Amyl nitrite is a yellowish liquid with sweet, almost fruity odor. It is composed of carbon, hydrogen, nitrogen and oxygen. Although it occurs in two isomeric forms — n-amyl nitrite and isoamyl nitrite (3-methylamyl nitrite or 3-methylpentyl nitrite) — the terms "amyl nitrite" or "amyl" are usually used to mean the isoamyl (CAS No. 110-46-3).
The chemical is highly unstable and will break down on contact with air or water. It is insoluble in water (will float on top). Being an oxidizing agent, amyl nitrite may begin a reaction that results in detonation if combined with reducing agents such as sulfides or hydrides.
It has a flash point of 50F, boiling point of 219F and will auto-ignite at 410F.
Despite a very similar name, amyl nitrate (as opposed to nitrite) has a different chemical composition and properties.
Isoamyl nitrite is synthesized in the reaction between isoamyl alcohol and nitrous acid. Most commonly, starch is first combined with concentrated nitric acid to form gaseous nitrous acid, which is then passed through warm isoamyl alcohol.
Our AMN amyl nitrite is manufactured in strictly sterile industrial environment to the highest specification, resulting in over 98% purity of the final product.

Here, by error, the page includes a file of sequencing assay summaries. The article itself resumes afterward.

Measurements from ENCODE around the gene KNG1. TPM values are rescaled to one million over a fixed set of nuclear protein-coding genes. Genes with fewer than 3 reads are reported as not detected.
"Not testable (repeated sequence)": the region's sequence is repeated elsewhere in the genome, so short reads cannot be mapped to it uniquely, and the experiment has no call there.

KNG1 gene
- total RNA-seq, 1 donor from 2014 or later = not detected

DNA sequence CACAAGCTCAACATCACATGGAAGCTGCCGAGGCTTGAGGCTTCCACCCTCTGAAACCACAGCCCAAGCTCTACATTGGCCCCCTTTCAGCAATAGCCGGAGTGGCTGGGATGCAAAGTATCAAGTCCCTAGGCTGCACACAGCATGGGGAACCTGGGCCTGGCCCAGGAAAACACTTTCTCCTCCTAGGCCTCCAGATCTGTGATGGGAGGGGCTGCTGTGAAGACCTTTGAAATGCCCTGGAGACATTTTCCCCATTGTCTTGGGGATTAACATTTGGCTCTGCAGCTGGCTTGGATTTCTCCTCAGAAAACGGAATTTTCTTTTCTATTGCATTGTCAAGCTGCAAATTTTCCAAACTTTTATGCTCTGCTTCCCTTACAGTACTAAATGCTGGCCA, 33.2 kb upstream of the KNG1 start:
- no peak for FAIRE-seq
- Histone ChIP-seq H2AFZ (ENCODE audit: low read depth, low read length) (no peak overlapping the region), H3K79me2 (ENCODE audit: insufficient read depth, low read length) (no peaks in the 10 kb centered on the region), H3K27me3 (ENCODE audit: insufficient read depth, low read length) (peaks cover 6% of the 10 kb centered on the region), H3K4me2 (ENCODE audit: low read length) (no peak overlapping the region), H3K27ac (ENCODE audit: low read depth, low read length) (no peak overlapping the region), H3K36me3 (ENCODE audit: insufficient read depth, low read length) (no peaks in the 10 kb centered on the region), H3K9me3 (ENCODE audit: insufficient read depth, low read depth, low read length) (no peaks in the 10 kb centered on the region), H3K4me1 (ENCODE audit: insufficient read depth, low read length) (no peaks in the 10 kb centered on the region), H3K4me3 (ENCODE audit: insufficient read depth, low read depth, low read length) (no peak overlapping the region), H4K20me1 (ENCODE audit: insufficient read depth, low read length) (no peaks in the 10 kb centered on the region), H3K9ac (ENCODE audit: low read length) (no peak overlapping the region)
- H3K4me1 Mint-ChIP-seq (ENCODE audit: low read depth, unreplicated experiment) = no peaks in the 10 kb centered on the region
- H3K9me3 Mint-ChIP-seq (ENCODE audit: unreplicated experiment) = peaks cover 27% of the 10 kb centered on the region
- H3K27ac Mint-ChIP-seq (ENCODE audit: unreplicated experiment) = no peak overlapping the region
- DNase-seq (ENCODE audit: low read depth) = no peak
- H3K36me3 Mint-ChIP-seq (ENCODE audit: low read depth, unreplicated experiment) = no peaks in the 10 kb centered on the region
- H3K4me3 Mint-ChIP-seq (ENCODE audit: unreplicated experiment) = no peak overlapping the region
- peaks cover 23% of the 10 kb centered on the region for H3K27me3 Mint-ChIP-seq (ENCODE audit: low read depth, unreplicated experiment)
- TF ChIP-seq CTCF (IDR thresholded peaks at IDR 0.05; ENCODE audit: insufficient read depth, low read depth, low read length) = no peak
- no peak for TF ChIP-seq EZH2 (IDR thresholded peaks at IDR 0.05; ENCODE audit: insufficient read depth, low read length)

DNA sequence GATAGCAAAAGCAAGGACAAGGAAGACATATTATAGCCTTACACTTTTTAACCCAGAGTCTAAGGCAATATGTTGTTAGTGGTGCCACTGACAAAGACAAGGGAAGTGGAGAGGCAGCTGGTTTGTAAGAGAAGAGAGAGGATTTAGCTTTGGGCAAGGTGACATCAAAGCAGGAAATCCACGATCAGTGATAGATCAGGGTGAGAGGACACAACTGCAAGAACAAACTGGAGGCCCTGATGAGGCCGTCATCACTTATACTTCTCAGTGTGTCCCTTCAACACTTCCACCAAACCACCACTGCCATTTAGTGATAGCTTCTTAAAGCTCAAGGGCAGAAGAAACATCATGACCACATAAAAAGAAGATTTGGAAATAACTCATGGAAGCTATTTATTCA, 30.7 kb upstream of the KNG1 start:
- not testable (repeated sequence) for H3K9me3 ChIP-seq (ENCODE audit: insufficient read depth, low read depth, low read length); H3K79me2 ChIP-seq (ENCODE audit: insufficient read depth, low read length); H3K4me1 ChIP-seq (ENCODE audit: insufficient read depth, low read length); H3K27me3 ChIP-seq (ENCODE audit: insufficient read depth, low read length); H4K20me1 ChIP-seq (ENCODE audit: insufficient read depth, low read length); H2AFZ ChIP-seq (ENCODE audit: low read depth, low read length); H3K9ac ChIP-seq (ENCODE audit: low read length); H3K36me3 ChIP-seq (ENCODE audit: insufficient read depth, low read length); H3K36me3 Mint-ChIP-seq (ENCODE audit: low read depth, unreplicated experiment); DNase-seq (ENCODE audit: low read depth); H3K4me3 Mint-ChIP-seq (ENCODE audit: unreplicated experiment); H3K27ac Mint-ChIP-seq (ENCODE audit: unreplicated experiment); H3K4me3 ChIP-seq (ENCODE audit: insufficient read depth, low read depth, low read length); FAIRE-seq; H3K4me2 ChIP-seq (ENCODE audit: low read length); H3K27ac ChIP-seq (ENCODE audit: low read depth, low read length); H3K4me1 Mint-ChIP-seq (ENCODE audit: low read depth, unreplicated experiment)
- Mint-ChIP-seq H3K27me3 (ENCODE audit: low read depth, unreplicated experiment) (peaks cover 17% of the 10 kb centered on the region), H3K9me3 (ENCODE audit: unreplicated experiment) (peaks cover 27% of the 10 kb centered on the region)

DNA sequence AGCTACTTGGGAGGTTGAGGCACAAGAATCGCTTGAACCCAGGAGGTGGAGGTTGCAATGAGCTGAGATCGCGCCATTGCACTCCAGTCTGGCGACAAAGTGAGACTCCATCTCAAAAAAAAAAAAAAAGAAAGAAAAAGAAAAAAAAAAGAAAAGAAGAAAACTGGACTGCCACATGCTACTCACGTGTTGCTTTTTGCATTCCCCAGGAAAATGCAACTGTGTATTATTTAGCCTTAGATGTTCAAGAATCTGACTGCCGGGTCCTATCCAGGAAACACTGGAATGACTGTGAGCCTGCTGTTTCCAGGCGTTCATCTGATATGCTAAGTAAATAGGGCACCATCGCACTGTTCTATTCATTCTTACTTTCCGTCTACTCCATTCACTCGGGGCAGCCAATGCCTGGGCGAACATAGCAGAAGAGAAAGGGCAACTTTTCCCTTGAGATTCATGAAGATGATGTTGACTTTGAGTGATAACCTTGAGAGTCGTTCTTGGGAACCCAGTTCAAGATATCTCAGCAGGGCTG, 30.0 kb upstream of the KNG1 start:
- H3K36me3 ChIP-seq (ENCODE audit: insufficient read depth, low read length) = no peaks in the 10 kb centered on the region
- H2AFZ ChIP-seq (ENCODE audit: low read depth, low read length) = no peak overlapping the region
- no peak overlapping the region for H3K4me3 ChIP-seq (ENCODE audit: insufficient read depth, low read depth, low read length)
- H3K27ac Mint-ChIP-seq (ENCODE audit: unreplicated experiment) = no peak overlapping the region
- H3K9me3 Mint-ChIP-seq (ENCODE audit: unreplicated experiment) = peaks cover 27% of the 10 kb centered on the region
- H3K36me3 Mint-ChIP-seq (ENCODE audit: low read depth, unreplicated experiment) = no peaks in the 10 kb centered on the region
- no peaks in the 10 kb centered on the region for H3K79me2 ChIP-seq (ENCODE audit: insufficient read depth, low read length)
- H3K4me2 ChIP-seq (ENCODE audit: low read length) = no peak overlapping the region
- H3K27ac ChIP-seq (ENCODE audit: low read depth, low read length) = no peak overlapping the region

Amyl nitrite has a wide variety of industrial and household uses. In the electronics industry, it is used as a printed-circuit cleaner, for example; in small quantities, it is added to perfumes; it will neutralize undesirable odors fast, hence its use in air-freshener products.
Household use typically includes effective stain removal from a variety of fabrics and leather, leather conditioning, or hobby/DIY related applications. The chemical's once-popular household use as a video head cleaner has been diminishing in line with the decline in use of magnetic tape devices.
When inhaled directly, amyl nitrite acts as a vasodilator, i.e. a substance causing blood vessels to relax, expand, and so ease the flow of blood throughout a person's body. Consequently, amyl was used as a defense against angina pectoris and chest pains before nitroglycerine was discovered. Present-day medical use of amyl nitrite is limited to emergency treatment of poisoning by hydrogen cyanide or hydrogen sulfide gas.
Inadvertent nitrite inhalation is the most common risk; it can cause flushing of the face, restlessness, confusion, headache, weakness and faintness and may eventually lead to a collapse. Physical contact with eyes or skin can cause irritation.
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